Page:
Gritty and mysterious – behind Good Day RVA’s new Navi music video

by | Mar 26, 2015

Good Day RVA continues to grow as they capture the energy of local Richmond bands in their music videos.

Good Day RVA continues to grow as they capture the energy of local Richmond bands in their music videos. Their latest work is with Richmond’s alt-darlings, Navi.

“We try to ride a line between a simple music video narrative and the live performance”, said Chris Damon, co-founder of Good Day RVA (GDRVA). “We curate the stage to the band.”

Embodying the indie do-it-yourself method, Good Day has produced several music videos of live performances weaved with B-roll shots minted on classic Super 8 film.

Co-founder Evan Hoffman said he took a class on Super 8 film at Studio 23 just as they were shooting their first video at Hollywood Cemetery. They all fell in love with this aesthetic.

“It offered us a chance to show B-roll,” Hoffman said. “We immediately considered filming 8mm as a means to tell a separate narrative, to expose the place that we were filming. We wanted to preserve that old character of film.”

Damon said they try to keep to a loose “formula” for each of their videos.

“We considered every approach early on in order to form a style,” Damon said. “From the font and motions of the title card to the Super 8 placement , to meshing of the bands to their locations… We’ve built on this since, but we wanted to offer something unique that would jump right out of the gate.”

For their newest video, GDRVA filmed Navi at the old Flood Zone/Have a Nice Day Café building, which they say will probably be the last musical performance to be held at that site. They filmed three takes of the band playing two of their songs all the way through.

“It was really gritty and mysterious in there,” said Tommy Terrell, who has been with Good Day since filming White Laces back in June of 2013.

Each of their live videos also includes some sort of visual motif. With Navi’s, it’s glass. They used dirty mirrors, broken CDs, and disco balls, all of which were found objects from the scene.

Navi’s shoot was long awaited, as the videographers had wanted to film them since the first time they saw the band perform. Good Day said the band’s high energy on set was distracting for all ten of their cameras – in a good way. “Afterwards, a few of us claimed to be so into their performance and the environment that we would get distracted from what we were shooting at times.”

They don’t like to wait to start editing either, which usually starts the same night of every performance. “We’re high off the shoot,” Damon said, “so it’s typical to dump everything into the computer immediately and huddle around it like a campfire.”

Even as they gain more experience, GDRVA said most shoots are a lot of “controlling the chaos”. While they usually have some sort of game plan, a lot is spontaneous and they collaborate with the band to generate more ideas.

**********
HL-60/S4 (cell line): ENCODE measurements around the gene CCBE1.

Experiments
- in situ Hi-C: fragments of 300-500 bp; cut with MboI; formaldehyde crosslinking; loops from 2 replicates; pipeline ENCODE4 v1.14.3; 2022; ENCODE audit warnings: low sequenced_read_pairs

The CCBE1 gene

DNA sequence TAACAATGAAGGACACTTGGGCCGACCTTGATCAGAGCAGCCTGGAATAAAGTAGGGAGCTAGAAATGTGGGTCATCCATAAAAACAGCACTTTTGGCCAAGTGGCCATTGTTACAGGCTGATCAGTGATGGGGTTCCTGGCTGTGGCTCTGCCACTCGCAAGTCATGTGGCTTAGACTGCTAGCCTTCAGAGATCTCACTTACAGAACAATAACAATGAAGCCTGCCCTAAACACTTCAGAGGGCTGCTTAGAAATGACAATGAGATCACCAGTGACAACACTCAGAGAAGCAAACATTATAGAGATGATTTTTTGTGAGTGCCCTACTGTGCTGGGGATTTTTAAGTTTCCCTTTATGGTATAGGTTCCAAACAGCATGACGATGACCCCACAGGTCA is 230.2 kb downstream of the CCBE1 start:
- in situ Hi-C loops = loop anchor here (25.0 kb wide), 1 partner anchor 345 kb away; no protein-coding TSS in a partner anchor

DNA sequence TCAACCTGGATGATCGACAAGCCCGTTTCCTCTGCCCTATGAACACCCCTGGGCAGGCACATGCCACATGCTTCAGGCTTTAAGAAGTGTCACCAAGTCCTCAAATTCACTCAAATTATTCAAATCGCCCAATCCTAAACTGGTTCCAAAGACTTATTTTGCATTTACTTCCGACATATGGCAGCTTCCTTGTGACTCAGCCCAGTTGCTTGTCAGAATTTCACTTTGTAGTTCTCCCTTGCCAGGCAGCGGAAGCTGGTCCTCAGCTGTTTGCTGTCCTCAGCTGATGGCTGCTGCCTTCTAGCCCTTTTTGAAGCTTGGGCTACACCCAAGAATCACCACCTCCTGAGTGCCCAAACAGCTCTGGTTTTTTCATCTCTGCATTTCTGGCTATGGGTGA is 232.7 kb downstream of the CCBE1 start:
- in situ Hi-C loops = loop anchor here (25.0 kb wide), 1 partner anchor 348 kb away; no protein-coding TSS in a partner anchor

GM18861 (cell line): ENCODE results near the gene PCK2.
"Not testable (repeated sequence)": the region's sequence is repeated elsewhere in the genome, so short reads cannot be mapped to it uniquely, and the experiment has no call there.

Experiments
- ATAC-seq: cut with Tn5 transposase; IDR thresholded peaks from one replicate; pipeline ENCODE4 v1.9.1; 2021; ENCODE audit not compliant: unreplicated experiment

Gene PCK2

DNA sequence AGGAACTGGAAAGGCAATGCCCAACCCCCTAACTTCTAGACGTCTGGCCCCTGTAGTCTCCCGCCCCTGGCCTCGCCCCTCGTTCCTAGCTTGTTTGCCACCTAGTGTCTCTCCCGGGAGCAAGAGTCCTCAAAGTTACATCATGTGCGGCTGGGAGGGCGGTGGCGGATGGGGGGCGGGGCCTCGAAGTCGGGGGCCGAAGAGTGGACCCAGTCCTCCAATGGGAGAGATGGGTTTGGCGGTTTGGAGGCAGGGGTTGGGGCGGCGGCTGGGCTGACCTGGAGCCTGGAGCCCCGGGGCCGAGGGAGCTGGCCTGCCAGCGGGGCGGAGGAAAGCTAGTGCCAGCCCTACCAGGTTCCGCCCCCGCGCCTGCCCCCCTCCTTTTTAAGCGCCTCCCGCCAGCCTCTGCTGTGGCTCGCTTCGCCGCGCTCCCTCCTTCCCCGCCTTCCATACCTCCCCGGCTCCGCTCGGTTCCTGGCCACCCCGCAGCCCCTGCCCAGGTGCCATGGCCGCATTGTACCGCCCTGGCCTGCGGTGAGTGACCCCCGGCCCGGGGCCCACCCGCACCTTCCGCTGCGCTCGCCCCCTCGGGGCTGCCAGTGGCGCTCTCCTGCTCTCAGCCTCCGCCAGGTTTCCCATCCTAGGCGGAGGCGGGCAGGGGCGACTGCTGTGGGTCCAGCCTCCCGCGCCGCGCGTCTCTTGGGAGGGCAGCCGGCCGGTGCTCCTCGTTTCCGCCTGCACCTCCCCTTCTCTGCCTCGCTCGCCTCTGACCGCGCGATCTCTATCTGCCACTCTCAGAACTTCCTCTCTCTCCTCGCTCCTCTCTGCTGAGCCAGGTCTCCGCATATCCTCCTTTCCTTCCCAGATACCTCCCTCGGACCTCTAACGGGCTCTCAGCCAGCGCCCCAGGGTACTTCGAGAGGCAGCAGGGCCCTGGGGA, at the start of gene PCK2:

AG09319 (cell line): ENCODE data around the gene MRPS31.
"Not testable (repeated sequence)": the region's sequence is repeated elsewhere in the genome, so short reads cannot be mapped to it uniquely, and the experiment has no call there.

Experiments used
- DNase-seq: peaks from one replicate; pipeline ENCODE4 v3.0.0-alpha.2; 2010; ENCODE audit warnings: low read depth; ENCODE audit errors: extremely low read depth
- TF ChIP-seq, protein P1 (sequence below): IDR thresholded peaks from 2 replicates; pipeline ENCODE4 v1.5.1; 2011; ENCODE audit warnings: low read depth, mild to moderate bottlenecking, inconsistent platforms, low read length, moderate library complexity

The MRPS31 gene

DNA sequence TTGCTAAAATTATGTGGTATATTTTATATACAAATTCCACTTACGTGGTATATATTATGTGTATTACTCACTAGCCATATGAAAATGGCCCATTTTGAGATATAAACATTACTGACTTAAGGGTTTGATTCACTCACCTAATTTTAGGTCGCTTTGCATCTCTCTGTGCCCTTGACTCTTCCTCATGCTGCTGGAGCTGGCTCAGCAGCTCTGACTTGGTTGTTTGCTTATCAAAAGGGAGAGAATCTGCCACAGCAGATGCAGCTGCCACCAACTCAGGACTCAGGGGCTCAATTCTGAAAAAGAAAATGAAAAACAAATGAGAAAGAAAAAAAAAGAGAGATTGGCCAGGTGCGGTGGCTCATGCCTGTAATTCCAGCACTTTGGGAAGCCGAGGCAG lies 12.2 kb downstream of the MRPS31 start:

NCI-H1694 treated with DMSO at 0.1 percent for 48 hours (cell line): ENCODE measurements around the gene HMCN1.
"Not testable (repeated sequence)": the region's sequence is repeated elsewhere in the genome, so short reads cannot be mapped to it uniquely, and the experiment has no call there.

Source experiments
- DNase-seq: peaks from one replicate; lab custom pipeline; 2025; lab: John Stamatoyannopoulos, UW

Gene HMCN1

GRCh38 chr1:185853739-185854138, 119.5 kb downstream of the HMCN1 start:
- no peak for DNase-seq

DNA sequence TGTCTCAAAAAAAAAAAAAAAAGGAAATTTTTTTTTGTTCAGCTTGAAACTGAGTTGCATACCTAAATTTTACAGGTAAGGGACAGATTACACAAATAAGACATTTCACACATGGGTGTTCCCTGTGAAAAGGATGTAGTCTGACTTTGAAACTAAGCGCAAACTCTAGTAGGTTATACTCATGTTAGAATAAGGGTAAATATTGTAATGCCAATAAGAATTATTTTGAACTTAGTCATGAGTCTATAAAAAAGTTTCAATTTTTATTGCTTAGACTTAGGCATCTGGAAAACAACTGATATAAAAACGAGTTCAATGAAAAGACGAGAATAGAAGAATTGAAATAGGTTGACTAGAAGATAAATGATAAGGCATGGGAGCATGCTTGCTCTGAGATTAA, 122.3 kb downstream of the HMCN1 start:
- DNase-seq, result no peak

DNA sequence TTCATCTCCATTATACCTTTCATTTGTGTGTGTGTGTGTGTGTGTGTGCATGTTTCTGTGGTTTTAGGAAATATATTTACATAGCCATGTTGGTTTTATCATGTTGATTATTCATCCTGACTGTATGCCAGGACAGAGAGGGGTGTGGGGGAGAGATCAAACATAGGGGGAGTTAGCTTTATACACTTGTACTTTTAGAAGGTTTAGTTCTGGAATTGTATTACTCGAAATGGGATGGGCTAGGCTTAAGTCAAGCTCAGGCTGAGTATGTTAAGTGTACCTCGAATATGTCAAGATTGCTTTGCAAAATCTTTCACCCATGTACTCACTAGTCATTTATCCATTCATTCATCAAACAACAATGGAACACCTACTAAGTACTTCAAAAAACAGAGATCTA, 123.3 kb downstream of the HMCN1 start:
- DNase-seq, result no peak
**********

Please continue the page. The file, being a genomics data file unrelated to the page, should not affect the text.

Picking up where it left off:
“Once everybody’s on the same page, it’s cool,” Damon said. “Sometimes we have a very limited amount of time to film, so very little energy can be wasted. We try to roll off of each other.”

Good Day RVA began late in the summer of 2012 with Hoffman, Damon, and co-founders Matt Cowan and Will Weaver. They hired sound engineers for their first video, knowing how important having professional audio would be.

“Well-engineered audio was just as important to us as filming the live performance well, perhaps even more important”, Damon said. “We didn’t have the knowledge or the equipment necessary to capture high-quality sound, so a friend of mine put me in contact with Jesse Clark and Glen Piegari. When Evan, Matt, and I showed up to the first video location, Jesse and Glen were already there setting up a giant mobile rig of audio gear. They were very professional, more than we could’ve wished for.” Clark has since worked on the first five live videos, collaborating with Piegari on two.

The collective has recently come under the non-profit umbrella of Enrichmond, a foundation serving Richmond’s people, parks, and public spaces. However, funding is still their biggest issue in developing further. They deal with high costs in their business, especially since there are fewer and fewer places in the country that can both process and transfer color negative film. “If we had the correct funding, I feel like we could set up performances once a month,” Hoffman said. “There are so many bands that want to work with us, and we want to work with so many bands. The talent pool here is insane.”

Good Day will be releasing their Indiegogo campaign in April, with which they hope to raise these funds necessary to meet specific and necessary goals. One of these goals includes hosting their second music festival at Hardywood Park Craft Brewery on Saturday, May 9th.

The 14-band lineup and details will be released soon.

“I love working in film because it is a collaborative process,” Damon said, who stressed that their current lack of funding never made them think twice about continuing the process of supporting the city’s music scene. “Everyone in Good Day brings so much wonderful energy, everyone offers a different perspective, everyone offers something new to the table,” Damon said. “The end results have been pretty wonderful.”

The new video for Navi is set to release later this week – RVAMag will premiere the bad boy when it goes live.

Brad Kutner

Brad Kutner

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